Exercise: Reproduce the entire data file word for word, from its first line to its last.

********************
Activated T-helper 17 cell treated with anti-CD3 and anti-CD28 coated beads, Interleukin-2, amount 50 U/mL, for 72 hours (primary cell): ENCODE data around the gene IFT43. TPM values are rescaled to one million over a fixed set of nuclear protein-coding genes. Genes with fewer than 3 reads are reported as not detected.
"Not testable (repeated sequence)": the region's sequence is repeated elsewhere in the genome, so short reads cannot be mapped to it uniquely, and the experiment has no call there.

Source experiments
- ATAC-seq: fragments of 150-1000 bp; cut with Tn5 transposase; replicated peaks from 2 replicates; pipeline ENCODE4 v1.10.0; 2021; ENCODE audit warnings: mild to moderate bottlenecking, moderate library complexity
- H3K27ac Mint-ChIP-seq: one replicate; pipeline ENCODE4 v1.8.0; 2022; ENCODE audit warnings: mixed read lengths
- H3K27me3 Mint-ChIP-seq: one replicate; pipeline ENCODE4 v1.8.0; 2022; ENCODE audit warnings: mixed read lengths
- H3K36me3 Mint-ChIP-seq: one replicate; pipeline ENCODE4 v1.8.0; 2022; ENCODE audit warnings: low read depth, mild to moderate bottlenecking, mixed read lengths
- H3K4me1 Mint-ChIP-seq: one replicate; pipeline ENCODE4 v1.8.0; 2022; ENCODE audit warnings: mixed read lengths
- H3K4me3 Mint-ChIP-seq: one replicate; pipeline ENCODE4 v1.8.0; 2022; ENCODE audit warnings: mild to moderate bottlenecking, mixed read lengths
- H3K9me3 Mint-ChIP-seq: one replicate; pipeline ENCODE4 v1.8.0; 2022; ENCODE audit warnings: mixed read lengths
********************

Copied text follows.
Activated T-helper 17 cell treated with anti-CD3 and anti-CD28 coated beads, Interleukin-2, amount 50 U/mL, for 72 hours (primary cell): ENCODE data around the gene IFT43. TPM values are rescaled to one million over a fixed set of nuclear protein-coding genes. Genes with fewer than 3 reads are reported as not detected.
"Not testable (repeated sequence)": the region's sequence is repeated elsewhere in the genome, so short reads cannot be mapped to it uniquely, and the experiment has no call there.

Source experiments
- ATAC-seq: fragments of 150-1000 bp; cut with Tn5 transposase; replicated peaks from 2 replicates; pipeline ENCODE4 v1.10.0; 2021; ENCODE audit warnings: mild to moderate bottlenecking, moderate library complexity
- H3K27ac Mint-ChIP-seq: one replicate; pipeline ENCODE4 v1.8.0; 2022; ENCODE audit warnings: mixed read lengths
- H3K27me3 Mint-ChIP-seq: one replicate; pipeline ENCODE4 v1.8.0; 2022; ENCODE audit warnings: mixed read lengths
- H3K36me3 Mint-ChIP-seq: one replicate; pipeline ENCODE4 v1.8.0; 2022; ENCODE audit warnings: low read depth, mild to moderate bottlenecking, mixed read lengths
- H3K4me1 Mint-ChIP-seq: one replicate; pipeline ENCODE4 v1.8.0; 2022; ENCODE audit warnings: mixed read lengths
- H3K4me3 Mint-ChIP-seq: one replicate; pipeline ENCODE4 v1.8.0; 2022; ENCODE audit warnings: mild to moderate bottlenecking, mixed read lengths
- H3K9me3 Mint-ChIP-seq: one replicate; pipeline ENCODE4 v1.8.0; 2022; ENCODE audit warnings: mixed read lengths